Flip - by Martyn Bedford
Flip

"Alex falls for a girl he meets and the story begins to unravel."


The novel Flip by Martyn Bedford was a fantastic read; I could not put it down/ It wraps you up in great detail and imagination. It starts off great with Alex Gray waking up as Philip Garamond. Bedford portrays Alex as a nice, sympathetic character so you are rooting for him to find out what has happened to him the past six months. But Alex soon falls for a girl he meets and the story starts to unravel. The mystery is revealed when he finds information on something called PE, and he starts to piece the puzzle together.

Alex is a nerd who loves chess and band; he gets put into the athletic and popular body of Philip Garamond. It is the great switch between brain and brawns. Alex's intelligence cannot help him in this situation because it is beyond our world and into the supernatural. The only problem I had with the book was the ending. It was not as built up as it needed to be. It was not a bad ending at all but just and average one where a great one should have been.

Technology plays a big part in the story. The characters in the book are great because of their description, what they go through, and how they change throughout the story. The way Alex changes through Philip's body is very detailed because he can now be athletic, strong, popular, and charming. He has never experienced this kind of social status and he basks in it as long as he can. Alex makes a big character jump when he falls for a girl. It is a basic love story where the nerdy kid falls for the hot girl in school; but Bedford changes it up and Alex falls for an intelligent girl. He makes it a good little romance story because Alex can realistically get any girl he wants to in Philip's school because he is now popular. He does not totally abuse his new body but he returns to his brains and goes for a girl who can understand what he is going through. Alex changes who Philip Garamond is and shapes Philip into how he acted and what he did before he switched.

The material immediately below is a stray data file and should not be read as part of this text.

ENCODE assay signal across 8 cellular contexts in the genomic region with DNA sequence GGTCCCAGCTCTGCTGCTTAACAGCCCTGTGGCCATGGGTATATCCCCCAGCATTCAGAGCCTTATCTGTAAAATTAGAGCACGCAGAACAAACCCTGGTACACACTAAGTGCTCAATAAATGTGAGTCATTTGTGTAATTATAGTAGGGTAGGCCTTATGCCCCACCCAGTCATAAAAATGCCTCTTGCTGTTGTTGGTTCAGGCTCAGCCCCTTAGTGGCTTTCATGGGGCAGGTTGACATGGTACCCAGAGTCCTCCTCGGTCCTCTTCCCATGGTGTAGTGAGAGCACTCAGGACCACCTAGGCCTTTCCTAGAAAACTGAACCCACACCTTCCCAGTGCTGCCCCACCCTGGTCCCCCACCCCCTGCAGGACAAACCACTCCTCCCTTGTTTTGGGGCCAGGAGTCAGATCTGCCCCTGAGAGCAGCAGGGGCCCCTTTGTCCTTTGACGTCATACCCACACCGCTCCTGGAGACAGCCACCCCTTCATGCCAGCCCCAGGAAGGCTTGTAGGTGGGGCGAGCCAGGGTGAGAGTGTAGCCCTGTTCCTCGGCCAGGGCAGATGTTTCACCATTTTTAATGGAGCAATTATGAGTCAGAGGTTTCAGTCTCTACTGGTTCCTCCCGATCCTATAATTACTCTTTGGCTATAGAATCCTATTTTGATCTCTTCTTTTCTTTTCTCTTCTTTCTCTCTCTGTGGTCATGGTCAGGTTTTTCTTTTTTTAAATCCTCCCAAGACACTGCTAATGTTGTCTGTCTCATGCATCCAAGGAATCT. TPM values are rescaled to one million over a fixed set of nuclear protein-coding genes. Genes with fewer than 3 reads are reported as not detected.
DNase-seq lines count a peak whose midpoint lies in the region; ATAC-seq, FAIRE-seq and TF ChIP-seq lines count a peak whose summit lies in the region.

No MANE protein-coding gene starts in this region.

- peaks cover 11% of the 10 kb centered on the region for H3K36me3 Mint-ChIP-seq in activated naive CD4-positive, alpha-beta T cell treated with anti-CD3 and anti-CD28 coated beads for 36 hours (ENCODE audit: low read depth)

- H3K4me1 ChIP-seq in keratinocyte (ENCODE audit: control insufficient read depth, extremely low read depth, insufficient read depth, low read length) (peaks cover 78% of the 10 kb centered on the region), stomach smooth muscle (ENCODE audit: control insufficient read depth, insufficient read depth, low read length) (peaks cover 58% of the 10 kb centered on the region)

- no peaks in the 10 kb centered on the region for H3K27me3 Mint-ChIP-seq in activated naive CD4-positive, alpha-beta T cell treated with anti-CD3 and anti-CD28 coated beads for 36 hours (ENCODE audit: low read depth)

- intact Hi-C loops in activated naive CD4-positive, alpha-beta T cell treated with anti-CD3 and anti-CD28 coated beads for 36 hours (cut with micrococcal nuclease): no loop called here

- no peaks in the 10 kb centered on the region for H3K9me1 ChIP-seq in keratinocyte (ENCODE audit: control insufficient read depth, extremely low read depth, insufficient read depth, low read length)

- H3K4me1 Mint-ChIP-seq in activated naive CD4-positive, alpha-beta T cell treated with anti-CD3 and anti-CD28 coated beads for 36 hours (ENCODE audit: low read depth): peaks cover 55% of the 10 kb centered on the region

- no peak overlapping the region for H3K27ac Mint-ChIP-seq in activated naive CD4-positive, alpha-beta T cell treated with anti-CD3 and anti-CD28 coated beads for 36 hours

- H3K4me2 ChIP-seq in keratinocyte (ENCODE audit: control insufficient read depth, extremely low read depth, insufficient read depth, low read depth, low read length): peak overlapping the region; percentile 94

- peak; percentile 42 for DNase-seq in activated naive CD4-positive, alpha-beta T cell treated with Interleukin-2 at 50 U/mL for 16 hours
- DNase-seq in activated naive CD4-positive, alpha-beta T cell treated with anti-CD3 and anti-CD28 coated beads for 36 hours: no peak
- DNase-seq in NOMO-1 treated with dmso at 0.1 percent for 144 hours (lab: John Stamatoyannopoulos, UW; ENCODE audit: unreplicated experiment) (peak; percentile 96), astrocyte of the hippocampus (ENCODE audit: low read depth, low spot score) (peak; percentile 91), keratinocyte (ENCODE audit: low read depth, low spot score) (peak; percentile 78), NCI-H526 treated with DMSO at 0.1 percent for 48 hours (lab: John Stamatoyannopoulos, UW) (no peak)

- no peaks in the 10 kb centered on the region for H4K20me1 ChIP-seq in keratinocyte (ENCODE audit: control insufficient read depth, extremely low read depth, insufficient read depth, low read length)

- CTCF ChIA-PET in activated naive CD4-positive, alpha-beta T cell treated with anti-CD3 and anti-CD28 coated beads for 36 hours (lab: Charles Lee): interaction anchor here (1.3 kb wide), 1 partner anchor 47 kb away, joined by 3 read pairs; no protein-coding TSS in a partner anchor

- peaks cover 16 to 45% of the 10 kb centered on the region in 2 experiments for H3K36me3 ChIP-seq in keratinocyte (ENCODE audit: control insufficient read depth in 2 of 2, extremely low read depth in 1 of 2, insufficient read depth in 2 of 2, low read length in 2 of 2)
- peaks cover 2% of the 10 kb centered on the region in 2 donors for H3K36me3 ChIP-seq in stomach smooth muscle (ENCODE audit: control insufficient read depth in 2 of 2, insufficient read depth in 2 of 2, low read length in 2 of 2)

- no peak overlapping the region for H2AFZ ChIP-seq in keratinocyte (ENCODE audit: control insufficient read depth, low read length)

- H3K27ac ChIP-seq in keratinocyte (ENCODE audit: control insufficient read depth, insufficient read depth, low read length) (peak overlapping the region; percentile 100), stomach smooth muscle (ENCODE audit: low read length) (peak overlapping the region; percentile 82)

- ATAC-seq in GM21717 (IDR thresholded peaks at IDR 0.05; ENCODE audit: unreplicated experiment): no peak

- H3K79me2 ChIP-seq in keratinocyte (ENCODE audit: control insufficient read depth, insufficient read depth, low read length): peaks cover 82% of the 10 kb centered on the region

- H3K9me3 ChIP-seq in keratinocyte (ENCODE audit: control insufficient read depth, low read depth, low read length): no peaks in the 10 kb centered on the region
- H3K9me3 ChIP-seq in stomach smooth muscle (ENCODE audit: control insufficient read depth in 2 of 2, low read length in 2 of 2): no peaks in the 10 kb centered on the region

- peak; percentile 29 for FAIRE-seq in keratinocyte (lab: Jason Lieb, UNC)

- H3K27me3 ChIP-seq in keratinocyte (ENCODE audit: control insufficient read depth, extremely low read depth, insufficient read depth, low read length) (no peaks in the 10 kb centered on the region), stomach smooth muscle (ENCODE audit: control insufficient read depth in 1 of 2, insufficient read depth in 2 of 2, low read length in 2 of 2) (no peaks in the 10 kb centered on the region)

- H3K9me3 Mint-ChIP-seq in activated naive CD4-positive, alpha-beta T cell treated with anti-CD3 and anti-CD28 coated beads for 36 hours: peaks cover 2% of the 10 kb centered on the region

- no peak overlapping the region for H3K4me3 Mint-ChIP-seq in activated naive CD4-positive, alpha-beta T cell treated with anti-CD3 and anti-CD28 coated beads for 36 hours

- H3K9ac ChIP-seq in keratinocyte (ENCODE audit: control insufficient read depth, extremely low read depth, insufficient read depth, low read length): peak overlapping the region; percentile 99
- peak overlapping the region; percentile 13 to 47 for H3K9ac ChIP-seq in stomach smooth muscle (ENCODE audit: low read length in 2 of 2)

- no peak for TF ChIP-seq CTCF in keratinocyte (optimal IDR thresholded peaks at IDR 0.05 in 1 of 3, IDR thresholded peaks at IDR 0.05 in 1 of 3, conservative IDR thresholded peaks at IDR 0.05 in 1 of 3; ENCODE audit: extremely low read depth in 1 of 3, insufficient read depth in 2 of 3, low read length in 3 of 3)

I would say one of the most eye catching parts of the novel is the beginning because of the mysterious vibe. It's like you have to know what happens before you put the book down. This book was a great teen novel and I would highly recommend it to any teen that is in and is not in to reading. It is a jaw-dropping mystery that leaves you on the edge of your seat. Martyn Bedford is a fantastic writer and the read will be easy and enjoyable. I would rate this novel a 4.5 out of 5.

   - Ben E.



"couldn't disconnect my eyes from the pages for more than a few minutes"


I read Flip by Martyn Bedford in a matter of two days. This was not because it was a short book, but rather I couldn't disconnect my eyes from the pages for more than a few minutes. The writing style was extremely in-depth for a 3rd person story, though it was kind of confusing due to the author being British and using a lot of slang I didn't quite understand at times. Nonetheless, he was hilarious with the book by putting in a few tidbits of sarcasm here and there. There are multiple reasons I loved this book, but a few downsides to it too.

I think the most enjoyable part of the book was the comic relief which, along with the unique thought process put into Alex's words, really made the story glue together. His way of writing was strange and sometimes hard to follow, though it had such a differential property that it almost created a new voice in my head as I read it.

Another thing that really surprised me was his tendency to really speed the story up. I almost thought he was going to end it on the 80th page, but he managed to bring the story out of the riveting conflict at the beginning and create a new strand of lines of events afterward. None of it was predictable, and the ending had me clawing for another 4 pages so that I wouldn't have to guess what had happened.

When I first read the summary on the book, it immediately plopped the image of "Freaky Friday" in my mind, but it was much farther from that kind of situation than I had expected. The way he wrapped his situation around an actual logical cause while zig-zagging around religious exploration made the simplistic, humorous, and eventful book an almost philosophical piece that I enjoyed thinking about.